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The Common Cold

And What You Can Do About It!

The common cold is caused by any one of over 200 different types of "cold" viruses. It is not unusual for a college student to have 3-4 colds per year. Symptoms include runny nose, sneezing, nasal congestion, sore or scratchy throat, and sometimes a cough. You may have a mild headache or feel fatigued. Colds are spread by direct contact with infected secretions, usually by hand-to-hand contact with an infected person and then touching your eyes or nose. Contact may also occur after touching a hard surface that has recently (within 1-3 hours) been touched by a person with a cold. Thorough hand washing and not touching your face can reduce your chances of catching a cold.

Taking Care of Yourself

There is no medicine that will cure the flu or a cold. Antibiotics won't work - they combat bacterial, not viral, infections. Viruses actually hide inside your own cells where antibiotics cannot affect them. Cold care suggestions are, therefore, aimed at symptom relief and immune system support. These include the following:

  • Get plenty of rest
  • Don't smoke
  • Drink plenty of fluids - but avoid milk and dairy products
  • For fever, body aches, headache, or sore throat pain, take acetaminophen or ibuprofen every 4-6 hours
  • For sore throat, gargle every 4 hours with warm, salty water (mix 1/2 teaspoon of salt or baking soda in 8 ounces of warm water). Also try using anesthetic throat lozenges.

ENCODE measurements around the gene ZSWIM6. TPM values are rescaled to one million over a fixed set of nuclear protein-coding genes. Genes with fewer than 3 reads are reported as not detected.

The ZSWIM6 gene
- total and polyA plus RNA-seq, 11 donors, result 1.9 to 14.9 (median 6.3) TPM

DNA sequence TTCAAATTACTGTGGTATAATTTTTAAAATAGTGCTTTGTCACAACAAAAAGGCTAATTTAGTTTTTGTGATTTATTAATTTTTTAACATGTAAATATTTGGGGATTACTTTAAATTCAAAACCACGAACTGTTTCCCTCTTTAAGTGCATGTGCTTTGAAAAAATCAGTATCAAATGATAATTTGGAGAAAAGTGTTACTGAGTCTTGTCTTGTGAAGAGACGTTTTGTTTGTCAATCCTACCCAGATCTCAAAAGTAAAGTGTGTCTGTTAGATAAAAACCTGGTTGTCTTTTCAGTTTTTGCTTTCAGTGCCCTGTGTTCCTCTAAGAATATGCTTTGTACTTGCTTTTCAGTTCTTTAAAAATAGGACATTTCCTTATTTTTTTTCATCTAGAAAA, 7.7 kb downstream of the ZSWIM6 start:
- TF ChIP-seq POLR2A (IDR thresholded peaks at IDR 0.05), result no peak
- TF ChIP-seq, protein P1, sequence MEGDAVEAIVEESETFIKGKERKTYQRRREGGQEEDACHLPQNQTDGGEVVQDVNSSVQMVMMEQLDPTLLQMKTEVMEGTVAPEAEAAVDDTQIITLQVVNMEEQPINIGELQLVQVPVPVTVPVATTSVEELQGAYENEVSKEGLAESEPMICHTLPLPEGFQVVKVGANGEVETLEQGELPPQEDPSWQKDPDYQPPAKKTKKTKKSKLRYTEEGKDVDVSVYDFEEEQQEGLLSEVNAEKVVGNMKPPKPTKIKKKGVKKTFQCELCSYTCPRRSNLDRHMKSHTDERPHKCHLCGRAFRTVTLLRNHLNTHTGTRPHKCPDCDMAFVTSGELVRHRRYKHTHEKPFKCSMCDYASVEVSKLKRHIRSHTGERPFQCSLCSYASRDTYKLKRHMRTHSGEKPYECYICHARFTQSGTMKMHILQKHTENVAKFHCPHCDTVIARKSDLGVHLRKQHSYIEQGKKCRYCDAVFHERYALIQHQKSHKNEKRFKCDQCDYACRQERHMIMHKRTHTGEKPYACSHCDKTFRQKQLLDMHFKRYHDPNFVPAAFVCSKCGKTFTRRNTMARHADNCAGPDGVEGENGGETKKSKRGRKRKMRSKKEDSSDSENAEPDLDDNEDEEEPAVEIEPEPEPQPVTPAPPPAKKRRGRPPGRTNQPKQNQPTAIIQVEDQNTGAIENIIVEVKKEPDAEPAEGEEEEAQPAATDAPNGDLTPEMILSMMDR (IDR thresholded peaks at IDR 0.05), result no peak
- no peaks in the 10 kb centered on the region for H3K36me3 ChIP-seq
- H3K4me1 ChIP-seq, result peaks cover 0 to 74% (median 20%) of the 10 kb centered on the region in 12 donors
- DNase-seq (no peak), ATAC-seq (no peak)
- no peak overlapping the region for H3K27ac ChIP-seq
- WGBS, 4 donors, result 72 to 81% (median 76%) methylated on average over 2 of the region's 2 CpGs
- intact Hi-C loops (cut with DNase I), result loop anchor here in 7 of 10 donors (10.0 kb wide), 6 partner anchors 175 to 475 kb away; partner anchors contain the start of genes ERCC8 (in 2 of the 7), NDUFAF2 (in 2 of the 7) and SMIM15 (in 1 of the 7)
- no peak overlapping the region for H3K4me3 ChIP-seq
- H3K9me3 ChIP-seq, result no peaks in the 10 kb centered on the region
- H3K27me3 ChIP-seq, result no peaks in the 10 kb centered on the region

• For hoarseness or laryngitis, talk as little as possible. Straining the voice can prolong or worsen laryngitis.
  • Antihistamines and decongestants can be used. Use a decongestant such as Sudafed for nasal or sinus congestion or ear fullness. Mild antihistamines such as Chlor-Trimeton are useful for runny nose, sneezing and watery eyes. A combination antihistamine/decongestant such as Actifed or Drixoral may be taken for a combination of these symptoms. Remember, antihistamines may make you drowsy but decongestants usually don't.
  • Cough preparations containing dextromethorphan, such as Robitussin DM or Benylin DM, may be helpful.

When You Should Seek Medical Care

Colds may lead to secondary bacterial infections or worsening of chronic conditions such as asthma, for which prescription medication would be necessary. You should seek medical attention if you are not improving after 7-10 days, or for any of the following symptoms:

  • Very sore throat that does not improve after 3 days, or that is accompanied by fever and without any other usual cold symptoms
  • Painful swelling of the lymph nodes or glands of the neck
  • Discolored mucus from nasal passages
  • Pain or tenderness around the eyes
  • Ear pain (as opposed to a full feeling)
  • Cough with production of a large amount of discolored mucus
  • Painful breathing, wheezing or shortness of breath
  • Cough that persists more than 2-3 weeks
  • Severe headaches
  • Fever greater than 100.5 degrees for more than 3-4 days

Call student health at 858-534-3300 for further assistance, including nurse advice after hours.

Remember to visit the Student Health Pharmacy for over-the-counter cold remedies!